Fortunately, the externalities of these applications didn’t cause cancer, but rather kept guys like me employed. Of course, it was a negative externality for the company who kept pumping cash to fix these applications.

Ted paraphrases Billy suggesting that Agile requires even more complex tools, story cards, continuous integration servers, etc. This is an unfair characterization and misses the point of Agile. Agile is less about managing the complexity of an application itself and more about managing the complexity of building an application.

A higher principle of agile is YAGNI (You ain’t gonna need it) until you need it. For example, the 1 to 2 guys in a garage probably don’t need a continuous integration server, stand up meetings, etc and any real agilist worth his or her salt would recognize that and not try to force unnecessary procedures on a team that didn’t need it.

However, as the two garage dwellers start to grow the business and need to coordinate with more developers, such tools come in handy. As you grow a team beyond two people, the lines of communication start to grow exponentially, thus creating inherent complexity.  Looking at the cost of developing and maintaining an application over time is where you start to get a full picture of the true cost of building an application.

As Robert Glass pointed out in Facts and Fallacies of Software Engineering, research shows that maintenance typically consumes from 40 to 80 percent of software costs, typically making it the dominant life cycle phase of a software project. Thus these so called “simple” solutions need to factor that in, or the customers will continually be left with the clean-up duty while the polluters have long since moved on.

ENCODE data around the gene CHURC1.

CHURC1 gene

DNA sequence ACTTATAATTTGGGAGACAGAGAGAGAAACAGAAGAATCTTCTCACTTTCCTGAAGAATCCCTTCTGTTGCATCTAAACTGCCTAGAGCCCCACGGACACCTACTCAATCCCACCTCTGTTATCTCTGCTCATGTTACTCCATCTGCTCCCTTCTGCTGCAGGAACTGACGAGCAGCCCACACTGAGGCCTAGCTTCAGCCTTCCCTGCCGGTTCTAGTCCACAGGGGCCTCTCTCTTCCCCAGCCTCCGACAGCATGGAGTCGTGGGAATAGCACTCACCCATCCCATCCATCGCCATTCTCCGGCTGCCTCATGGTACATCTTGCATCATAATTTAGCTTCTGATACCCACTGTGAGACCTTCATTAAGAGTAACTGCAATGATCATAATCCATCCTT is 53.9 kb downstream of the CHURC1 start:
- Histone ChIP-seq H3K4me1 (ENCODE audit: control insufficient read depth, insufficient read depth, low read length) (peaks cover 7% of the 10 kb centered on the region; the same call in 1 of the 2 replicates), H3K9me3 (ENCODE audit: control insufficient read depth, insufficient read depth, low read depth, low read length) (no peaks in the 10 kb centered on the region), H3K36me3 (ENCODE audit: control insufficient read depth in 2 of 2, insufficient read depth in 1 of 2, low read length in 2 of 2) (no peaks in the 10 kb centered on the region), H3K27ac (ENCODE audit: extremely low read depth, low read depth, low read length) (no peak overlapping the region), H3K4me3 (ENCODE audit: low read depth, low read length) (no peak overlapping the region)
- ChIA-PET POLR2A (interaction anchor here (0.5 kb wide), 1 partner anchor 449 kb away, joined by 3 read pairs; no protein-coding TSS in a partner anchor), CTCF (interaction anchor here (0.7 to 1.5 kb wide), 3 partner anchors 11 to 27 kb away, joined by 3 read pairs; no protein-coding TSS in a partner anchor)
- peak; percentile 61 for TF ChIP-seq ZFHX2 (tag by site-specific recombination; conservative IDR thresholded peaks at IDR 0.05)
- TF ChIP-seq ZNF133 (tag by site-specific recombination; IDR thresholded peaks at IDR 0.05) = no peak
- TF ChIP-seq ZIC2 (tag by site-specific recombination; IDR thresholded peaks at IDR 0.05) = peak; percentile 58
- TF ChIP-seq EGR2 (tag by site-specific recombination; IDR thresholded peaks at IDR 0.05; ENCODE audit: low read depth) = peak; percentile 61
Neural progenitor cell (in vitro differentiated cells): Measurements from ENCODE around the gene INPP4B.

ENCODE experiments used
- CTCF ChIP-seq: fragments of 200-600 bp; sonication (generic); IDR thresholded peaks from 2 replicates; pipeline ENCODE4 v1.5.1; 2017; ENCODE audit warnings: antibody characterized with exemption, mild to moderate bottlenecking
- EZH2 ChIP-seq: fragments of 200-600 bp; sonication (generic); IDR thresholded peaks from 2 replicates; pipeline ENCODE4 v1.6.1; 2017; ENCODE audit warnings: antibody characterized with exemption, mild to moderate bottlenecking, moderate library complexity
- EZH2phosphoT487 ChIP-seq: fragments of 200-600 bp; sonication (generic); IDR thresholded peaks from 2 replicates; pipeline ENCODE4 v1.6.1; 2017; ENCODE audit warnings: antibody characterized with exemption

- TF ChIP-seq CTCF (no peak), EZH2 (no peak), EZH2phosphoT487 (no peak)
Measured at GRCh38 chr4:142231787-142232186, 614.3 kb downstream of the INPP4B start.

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This morning at 3:17 AM, Mia Yokoyama Haack was born weighing in at 7lb 8.5 oz. Now my world domination crew is complete!

DSC_0013Mia is a fast little one as labor started around 11 PM and she was delivered only four hours later!

This time around, we did a water birth at a birthing center which involves the momma sitting in a big tub for the last part of labor and delivery, which made for a much more comfortable experience than last time. I think she’d definitely recommend it.


We were back home by 6:30 AM which just amazes me. Momma and Baby are doing well. I’m still getting over my cold, but I think the adrenaline of the whole experience helped a lot. :)

0 comments suggest edit

Today we just released ASP.NET MVC 2 Preview 2 for Visual Studio 2008 SP1 (and ASP.NET 3.5 SP1), which builds on top of the work we did in Preview 1 released two months ago.

Some of the cool new features we’ve added to Preview 2 include: